As noted, we thus view this as a potentially important change, as the percentage of Fed commentary spent addressing financial stability has been declining consistently for almost a decade. Instead, Fed commentary has recently concentrated on inflationary risks and hawkish concerns about the potential for the economy to run too hot.
The Federal Reserve, and much of the analytical community, have looked at the extraordinary levels of monetary liquidity, the years of near-zero interest rates and the recent injection of fiscal stimulus into an economy that was already capacity-constrained and rationally assumed that a return of undesirably high inflation was just a matter of time, as is suggested by classic economic theory.
However, inflation still remains below the Fed’s desired target, 10-year bond yields have thus far shown an inability to stay above 3%, consumer expectations for future inflation remain remarkably low, and the financial markets themselves are looking for the Fed to raise rates only half as much as the Fed is suggesting that it will through its guidance. If anything, it looks like the deflationary influences coming from the world outside of our borders (and on-line retailing) are presently still sufficient to keep prices at bay, and that the Fed seems to be the only party overtly concerned about excessive inflation.
If the markets prove to be correct and the Federal Reserve comes around to their way of thinking, that suggests slower and more limited interest rate hikes, which would be good for most stocks and bonds in the U.S. Of note, the stocks of smaller companies tend to benefit disproportionately from lower interest rates, as their debt tends to be adjustable-rate, whereas their larger brethren tend to have fixed-rate debt.
Another primary beneficiary might be U.S. Treasuries, which are currently the most heavily shorted in their history (which may cause forced buying of Treasuries if prices start to move higher). The notable exceptions to this bullish expectation would likely be bank stocks and adjustable-rate and/or inflation-indexed debt.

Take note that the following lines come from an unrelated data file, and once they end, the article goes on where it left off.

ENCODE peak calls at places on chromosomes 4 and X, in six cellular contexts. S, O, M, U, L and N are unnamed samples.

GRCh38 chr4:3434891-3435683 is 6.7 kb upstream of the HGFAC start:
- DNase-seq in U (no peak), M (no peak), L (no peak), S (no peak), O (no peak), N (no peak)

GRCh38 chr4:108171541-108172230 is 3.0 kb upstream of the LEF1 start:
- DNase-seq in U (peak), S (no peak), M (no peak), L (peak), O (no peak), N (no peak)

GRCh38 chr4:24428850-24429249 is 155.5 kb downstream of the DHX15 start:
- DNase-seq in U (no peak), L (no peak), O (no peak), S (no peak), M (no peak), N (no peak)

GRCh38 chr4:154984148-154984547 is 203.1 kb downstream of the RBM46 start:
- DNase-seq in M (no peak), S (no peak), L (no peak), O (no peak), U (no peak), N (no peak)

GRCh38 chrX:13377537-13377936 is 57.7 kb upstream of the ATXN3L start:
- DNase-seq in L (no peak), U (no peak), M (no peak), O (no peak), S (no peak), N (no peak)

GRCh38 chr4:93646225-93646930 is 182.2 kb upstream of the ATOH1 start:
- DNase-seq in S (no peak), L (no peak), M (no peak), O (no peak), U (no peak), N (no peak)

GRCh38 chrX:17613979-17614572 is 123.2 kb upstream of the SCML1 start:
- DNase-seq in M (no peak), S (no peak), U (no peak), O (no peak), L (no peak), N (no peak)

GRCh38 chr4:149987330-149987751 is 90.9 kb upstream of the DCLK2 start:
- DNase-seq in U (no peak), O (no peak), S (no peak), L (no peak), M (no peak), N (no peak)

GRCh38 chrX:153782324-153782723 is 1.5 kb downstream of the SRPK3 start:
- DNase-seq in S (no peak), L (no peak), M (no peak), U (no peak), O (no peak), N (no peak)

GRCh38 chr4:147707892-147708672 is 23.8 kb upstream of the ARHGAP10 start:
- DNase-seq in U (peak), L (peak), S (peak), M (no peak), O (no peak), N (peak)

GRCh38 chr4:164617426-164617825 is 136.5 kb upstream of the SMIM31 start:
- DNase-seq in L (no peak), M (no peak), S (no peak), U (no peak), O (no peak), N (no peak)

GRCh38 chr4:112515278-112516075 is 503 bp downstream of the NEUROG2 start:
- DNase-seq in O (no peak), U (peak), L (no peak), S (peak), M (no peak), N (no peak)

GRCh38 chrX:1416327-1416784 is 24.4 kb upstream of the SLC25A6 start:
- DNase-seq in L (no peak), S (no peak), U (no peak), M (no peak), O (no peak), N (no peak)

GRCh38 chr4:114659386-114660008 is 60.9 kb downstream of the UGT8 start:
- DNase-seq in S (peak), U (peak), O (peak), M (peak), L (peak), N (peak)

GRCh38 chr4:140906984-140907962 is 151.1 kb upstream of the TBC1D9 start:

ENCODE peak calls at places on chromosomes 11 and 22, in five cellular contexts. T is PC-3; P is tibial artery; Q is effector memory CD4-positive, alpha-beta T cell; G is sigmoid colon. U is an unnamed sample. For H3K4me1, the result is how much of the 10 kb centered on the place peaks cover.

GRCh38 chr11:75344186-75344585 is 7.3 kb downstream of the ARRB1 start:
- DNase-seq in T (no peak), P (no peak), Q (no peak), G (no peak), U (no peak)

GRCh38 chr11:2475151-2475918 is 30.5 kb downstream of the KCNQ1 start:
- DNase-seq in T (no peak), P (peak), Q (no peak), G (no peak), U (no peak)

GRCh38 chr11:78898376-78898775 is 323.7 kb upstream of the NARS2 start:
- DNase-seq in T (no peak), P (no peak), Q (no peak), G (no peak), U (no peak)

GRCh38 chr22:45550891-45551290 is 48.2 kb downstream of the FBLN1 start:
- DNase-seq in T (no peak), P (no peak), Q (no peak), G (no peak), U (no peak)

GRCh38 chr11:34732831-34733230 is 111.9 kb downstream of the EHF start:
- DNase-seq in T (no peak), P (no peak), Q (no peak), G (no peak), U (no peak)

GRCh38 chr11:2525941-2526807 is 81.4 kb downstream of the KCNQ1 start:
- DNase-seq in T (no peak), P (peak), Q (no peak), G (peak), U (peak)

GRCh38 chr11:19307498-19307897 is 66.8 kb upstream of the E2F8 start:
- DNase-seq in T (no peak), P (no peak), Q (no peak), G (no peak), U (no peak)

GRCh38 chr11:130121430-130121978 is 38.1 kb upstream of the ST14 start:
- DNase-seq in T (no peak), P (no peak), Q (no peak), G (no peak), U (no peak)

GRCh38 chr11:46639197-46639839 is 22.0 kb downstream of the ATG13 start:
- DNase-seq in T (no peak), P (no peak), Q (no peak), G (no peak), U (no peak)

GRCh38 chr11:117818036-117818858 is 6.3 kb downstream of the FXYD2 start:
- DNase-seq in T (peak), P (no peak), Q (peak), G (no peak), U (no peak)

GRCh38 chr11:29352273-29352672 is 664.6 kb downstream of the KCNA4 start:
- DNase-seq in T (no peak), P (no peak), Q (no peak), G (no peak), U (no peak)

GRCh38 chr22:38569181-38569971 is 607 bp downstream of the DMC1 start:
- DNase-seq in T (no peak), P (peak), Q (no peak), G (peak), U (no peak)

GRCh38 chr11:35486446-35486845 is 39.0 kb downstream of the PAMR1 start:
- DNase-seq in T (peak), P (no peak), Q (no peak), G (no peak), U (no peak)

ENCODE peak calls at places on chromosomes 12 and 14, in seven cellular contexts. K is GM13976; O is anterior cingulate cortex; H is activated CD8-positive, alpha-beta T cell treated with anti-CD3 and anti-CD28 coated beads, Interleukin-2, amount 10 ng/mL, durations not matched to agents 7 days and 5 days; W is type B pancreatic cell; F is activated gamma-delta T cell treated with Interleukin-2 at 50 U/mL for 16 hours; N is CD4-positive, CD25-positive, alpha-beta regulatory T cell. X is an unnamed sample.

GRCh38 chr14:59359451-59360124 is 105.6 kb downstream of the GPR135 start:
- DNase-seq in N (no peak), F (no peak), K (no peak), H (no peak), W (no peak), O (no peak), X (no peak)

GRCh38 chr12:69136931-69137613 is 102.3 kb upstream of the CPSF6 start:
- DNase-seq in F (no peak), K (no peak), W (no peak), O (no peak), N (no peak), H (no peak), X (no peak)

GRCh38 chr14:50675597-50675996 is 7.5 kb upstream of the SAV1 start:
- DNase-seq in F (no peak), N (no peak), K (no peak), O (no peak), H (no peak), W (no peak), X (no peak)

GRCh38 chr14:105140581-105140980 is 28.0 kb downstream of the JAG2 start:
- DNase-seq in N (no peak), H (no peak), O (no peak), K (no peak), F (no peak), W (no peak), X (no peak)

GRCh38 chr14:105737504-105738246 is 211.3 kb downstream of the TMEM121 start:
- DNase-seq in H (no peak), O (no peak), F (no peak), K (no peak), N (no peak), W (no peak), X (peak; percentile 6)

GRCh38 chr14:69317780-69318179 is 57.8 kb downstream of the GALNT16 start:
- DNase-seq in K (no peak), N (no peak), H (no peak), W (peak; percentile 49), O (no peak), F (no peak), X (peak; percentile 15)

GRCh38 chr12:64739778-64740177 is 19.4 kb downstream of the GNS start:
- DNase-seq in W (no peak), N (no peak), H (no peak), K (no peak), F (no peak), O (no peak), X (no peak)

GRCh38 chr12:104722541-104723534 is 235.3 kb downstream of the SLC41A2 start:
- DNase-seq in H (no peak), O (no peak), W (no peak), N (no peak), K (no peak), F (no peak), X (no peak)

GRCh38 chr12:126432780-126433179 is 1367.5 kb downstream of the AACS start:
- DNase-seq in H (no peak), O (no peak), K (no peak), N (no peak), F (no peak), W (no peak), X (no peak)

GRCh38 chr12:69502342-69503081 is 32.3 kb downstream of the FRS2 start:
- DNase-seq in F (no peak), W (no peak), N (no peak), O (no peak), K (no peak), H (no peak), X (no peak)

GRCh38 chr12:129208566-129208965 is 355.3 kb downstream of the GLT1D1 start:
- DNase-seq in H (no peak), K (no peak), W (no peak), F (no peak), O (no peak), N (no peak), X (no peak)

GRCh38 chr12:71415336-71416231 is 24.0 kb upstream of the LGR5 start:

On the other hand, if the Fed’s recent inflation concerns prove justified, it will mean that neither the stock nor bond markets will have properly priced in the outlook for higher rates, and this would be a negative for most U.S. stocks and bonds (with the notable exceptions again likely being bank stocks and adjustable-rate and/or inflation-indexed debt).
Under the third and historically most common scenario, the Federal Reserve will ignore the signals coming from the market and continue tightening monetary policy until, as the old saying goes, “something breaks”, and the economy sinks into recession. However, it is encouraging that Chairman Powell seems acutely aware of both this risk and the Fed’s history of overshooting when making changes in monetary policy.
Even so, the message of the futures markets is that there is at least a growing risk that the Fed is going to overreact and ultimately create a recession. You can see this reflected in the recent divergence between the trend in economic data (blue line, bottom chart) and the number of Fed interest rate hikes being priced in by the markets (orange line).
The Fed’s ability to effectively navigate through its withdrawal of monetary stimulus is, in this instance, also uniquely compromised by what we call the “yield curve dilemma”. To explain, in pursuit of future monetary policy flexibility, the Fed feels compelled to continue raising short-term rates. At the same time, for the aforementioned reasons, long-term rates refuse to move higher. This can be problematic as, when short-term rates move higher than long-term rates, it makes it unprofitable for banks to lend, and thus normally dries up liquidity and causes a recession.
Meanwhile, we recommend ignoring the political drama, remaining diligent, and remaining invested. Trade policy and the Fed still “trump” all, and everything else is just a distraction.Alan GreenspanAsia/Pacific regionAsian Contagionbull marketChairman PowellChinaChinese recessiondeflationary influencesderegulationdomestic interest ratesemerging marketsEuropeEuropean UnionFederal Reservefiscal stimulusgrowth stocksinflationary riskLatin AmericaLong-Term Capital Management hedge fundlow interest ratesMexicomid-term electionsmonetary accommodationmonetary policy changesmonetary stimulusNAFTApolitical dramaPresident Trumpquantitative tighteningrecessionreversion to the meantactical investment opportunitiestax reformtech bubbleThai bahttrade dealtrade warU.S.value stocks